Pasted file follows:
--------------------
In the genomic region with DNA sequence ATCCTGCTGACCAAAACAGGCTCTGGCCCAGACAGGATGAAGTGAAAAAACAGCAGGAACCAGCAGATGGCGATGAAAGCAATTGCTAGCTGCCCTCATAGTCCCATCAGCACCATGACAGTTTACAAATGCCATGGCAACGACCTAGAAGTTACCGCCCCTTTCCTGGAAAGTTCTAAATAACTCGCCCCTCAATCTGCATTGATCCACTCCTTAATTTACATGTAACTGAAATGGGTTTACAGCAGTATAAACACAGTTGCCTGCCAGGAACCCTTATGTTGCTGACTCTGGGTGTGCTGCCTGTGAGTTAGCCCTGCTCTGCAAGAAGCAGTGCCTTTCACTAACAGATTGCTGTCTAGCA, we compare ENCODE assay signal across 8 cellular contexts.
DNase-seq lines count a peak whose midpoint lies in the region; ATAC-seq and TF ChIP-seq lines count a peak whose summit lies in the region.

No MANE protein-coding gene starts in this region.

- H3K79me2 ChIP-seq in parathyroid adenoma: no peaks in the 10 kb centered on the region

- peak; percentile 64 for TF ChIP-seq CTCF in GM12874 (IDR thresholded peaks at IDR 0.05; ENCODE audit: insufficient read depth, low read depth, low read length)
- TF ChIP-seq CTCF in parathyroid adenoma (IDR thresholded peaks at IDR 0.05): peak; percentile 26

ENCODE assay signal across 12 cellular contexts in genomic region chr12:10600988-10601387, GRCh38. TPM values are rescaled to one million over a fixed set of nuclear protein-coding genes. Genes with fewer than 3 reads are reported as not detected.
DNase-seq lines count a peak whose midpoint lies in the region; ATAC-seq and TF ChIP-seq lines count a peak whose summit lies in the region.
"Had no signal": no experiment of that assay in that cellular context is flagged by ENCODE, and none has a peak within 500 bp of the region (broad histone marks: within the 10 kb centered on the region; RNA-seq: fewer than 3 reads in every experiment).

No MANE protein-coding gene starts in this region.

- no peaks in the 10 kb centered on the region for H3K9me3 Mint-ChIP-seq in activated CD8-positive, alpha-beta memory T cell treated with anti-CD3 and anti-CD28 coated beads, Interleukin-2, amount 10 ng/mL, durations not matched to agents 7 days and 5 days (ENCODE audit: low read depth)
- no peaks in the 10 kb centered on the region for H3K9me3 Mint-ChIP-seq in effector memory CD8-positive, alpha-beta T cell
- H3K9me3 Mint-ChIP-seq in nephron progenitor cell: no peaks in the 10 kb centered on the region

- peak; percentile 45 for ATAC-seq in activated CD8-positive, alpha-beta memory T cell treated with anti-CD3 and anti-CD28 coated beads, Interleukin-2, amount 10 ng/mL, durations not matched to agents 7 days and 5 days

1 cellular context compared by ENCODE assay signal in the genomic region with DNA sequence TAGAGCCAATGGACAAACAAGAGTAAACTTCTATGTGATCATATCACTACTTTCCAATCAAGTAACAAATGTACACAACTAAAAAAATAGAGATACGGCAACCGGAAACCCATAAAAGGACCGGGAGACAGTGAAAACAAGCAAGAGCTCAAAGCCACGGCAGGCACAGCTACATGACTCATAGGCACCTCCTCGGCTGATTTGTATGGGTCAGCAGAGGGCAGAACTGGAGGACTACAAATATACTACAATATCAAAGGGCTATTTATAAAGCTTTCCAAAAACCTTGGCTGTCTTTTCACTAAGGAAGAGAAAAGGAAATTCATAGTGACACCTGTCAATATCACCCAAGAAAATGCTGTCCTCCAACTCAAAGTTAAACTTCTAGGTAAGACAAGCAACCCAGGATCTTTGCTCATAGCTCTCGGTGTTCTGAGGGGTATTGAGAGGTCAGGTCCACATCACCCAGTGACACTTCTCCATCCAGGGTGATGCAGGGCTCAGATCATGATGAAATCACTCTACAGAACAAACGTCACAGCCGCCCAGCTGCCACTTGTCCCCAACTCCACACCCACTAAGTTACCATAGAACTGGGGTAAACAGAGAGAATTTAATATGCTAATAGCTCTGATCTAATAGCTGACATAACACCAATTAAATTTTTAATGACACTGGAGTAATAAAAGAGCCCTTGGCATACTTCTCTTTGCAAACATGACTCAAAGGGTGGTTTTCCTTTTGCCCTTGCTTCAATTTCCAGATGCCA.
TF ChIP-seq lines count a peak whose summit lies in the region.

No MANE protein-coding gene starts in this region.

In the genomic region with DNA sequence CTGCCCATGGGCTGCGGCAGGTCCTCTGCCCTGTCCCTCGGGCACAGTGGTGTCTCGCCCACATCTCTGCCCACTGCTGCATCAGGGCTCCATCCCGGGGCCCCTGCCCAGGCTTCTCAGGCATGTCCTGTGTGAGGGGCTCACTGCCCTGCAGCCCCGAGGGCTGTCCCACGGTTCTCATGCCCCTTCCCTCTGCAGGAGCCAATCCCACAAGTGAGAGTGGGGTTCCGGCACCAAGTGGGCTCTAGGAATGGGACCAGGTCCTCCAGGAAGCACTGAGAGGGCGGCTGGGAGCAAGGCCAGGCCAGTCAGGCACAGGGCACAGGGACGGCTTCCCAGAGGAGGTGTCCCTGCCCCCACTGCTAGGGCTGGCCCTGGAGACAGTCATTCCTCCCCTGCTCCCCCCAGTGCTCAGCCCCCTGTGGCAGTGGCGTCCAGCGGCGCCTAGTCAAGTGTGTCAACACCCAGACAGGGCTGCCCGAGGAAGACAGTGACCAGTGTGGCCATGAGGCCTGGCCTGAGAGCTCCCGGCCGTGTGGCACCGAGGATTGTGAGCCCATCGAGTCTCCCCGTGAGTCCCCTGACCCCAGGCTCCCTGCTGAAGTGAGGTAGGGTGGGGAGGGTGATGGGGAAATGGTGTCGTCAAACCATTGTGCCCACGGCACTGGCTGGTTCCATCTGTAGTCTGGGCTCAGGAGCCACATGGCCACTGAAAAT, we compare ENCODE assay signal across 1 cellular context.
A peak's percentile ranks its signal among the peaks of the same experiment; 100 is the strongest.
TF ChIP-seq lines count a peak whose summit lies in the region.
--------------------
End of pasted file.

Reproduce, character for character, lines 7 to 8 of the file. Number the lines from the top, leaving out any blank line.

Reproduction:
ENCODE assay signal across 12 cellular contexts in genomic region chr12:10600988-10601387, GRCh38. TPM values are rescaled to one million over a fixed set of nuclear protein-coding genes. Genes with fewer than 3 reads are reported as not detected.
DNase-seq lines count a peak whose midpoint lies in the region; ATAC-seq and TF ChIP-seq lines count a peak whose summit lies in the region.